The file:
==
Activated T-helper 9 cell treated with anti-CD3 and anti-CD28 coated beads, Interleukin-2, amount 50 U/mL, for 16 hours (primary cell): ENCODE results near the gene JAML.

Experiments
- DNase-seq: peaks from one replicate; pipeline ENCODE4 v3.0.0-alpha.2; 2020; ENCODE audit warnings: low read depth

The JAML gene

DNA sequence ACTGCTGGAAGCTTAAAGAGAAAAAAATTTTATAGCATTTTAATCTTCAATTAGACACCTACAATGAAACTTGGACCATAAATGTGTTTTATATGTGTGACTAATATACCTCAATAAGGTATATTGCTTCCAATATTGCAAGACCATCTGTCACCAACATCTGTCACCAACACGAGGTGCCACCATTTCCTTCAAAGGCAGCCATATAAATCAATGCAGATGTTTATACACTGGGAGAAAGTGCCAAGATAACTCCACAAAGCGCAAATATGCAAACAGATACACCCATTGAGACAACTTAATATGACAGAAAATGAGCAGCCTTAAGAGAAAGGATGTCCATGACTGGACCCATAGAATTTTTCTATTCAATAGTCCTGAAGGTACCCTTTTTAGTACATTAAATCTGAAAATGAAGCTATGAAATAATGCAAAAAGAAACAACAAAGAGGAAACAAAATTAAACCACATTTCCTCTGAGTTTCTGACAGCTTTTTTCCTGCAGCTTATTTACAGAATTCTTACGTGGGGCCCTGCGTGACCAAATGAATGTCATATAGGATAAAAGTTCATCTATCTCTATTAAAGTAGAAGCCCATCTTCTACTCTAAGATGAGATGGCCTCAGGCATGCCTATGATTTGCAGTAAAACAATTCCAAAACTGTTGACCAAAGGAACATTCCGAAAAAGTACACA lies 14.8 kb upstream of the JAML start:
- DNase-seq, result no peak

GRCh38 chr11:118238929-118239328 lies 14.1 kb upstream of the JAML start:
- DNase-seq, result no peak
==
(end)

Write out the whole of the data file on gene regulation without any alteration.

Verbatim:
Activated T-helper 9 cell treated with anti-CD3 and anti-CD28 coated beads, Interleukin-2, amount 50 U/mL, for 16 hours (primary cell): ENCODE results near the gene JAML.

Experiments
- DNase-seq: peaks from one replicate; pipeline ENCODE4 v3.0.0-alpha.2; 2020; ENCODE audit warnings: low read depth

The JAML gene

DNA sequence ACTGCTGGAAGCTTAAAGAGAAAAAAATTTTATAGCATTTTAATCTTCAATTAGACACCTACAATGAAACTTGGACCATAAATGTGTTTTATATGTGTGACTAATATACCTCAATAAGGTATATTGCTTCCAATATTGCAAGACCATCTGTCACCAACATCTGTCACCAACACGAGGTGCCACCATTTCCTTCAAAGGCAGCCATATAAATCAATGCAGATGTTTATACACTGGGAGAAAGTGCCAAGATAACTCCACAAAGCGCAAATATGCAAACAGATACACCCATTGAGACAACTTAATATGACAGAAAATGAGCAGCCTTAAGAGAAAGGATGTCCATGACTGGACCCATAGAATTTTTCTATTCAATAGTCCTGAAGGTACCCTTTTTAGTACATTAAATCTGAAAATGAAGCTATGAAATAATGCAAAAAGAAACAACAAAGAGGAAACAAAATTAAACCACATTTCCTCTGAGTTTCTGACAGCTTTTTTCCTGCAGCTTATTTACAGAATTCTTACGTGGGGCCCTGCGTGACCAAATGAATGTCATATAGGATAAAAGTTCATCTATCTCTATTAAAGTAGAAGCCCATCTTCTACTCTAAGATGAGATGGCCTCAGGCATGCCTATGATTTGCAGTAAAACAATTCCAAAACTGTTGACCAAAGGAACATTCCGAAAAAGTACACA lies 14.8 kb upstream of the JAML start:
- DNase-seq, result no peak

GRCh38 chr11:118238929-118239328 lies 14.1 kb upstream of the JAML start:
- DNase-seq, result no peak